-regress_censor_motion 0.3                               \
   -regress_censor_outliers 0.05                            \

Once you are censoring time points, you should not use “-regress_RSFC”, which depends on having uniformly sampled (=non-censored) time series. The way to appropriate estimate RSFC parameters when you have censored data is use 3dLombScargle (yeeees, really its name) and 3dAmpToRSFC. This is a more appropriate framework in this case.

Please see this discussion thread for more about this discussion:,161671,161676

4b) Do you need to bandpass?

  1. I notice in your AP command, you use:

-volreg_align_to first \

… which would mean that the first datapoint in your FMRI time series is always used for registration, eeeeeven if motion/badness occurred there. Probably it would be preferable to select a “most appropriate” one in each case, by having AFNI determine which volume has fewest outliers; so, replace that line with:

-volreg_align_to MIN_OUTLIER                             \

  1. Please use the python HMTL review for nicer QC output. Add this option:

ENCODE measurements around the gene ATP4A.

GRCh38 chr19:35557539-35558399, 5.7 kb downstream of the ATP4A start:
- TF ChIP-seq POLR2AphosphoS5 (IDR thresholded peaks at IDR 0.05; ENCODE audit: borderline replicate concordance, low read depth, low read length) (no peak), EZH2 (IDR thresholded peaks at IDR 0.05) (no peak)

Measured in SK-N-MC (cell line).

-html_review_style pythonic				 \

  1. Given your input EPI voxel size (if it is 2.8mm isotropic), blurring with 4mm radius will be pretty small. You might want something more in the range of 5-6 mm if you are doing voxelwise analysis later (if you are doing ROI-based analysis later, you would not want to blur spatially).

  2. For estimating a useful mask for combining results at the group level/etc., you likely would want to include this opt:

-mask_epi_anat yes                                       \

Hi, Clément–

Please see my other post about several possible things…

But how were these datasets converted from DICOMs, if the TR was stored in incorrect units? Yikes!


Thank you for your answer!

  1. It was 100% linked to the resolution, now it is more about 20min/run…

  2. 2.800003 2.799999 2.799998 80 80 42 280 Rest_BOLD.nii.gz

  3. It is 24 for me

  4. mALFF should be a voxelwise value… so I don’t understand this statement:
    “Also, to calculate mALFF, the result is strongly dependent on the mask used. Is there a way with afni_proc to add this mask in -regress_RSFC?”

If I understand correctly, mALLF is the ALFF (calculated voxelwise) divided by the average fluctuation of the brain. If you use a brain mask, it should scale differently the results, right?

  1. thank you! I was not aware of that! I will try that.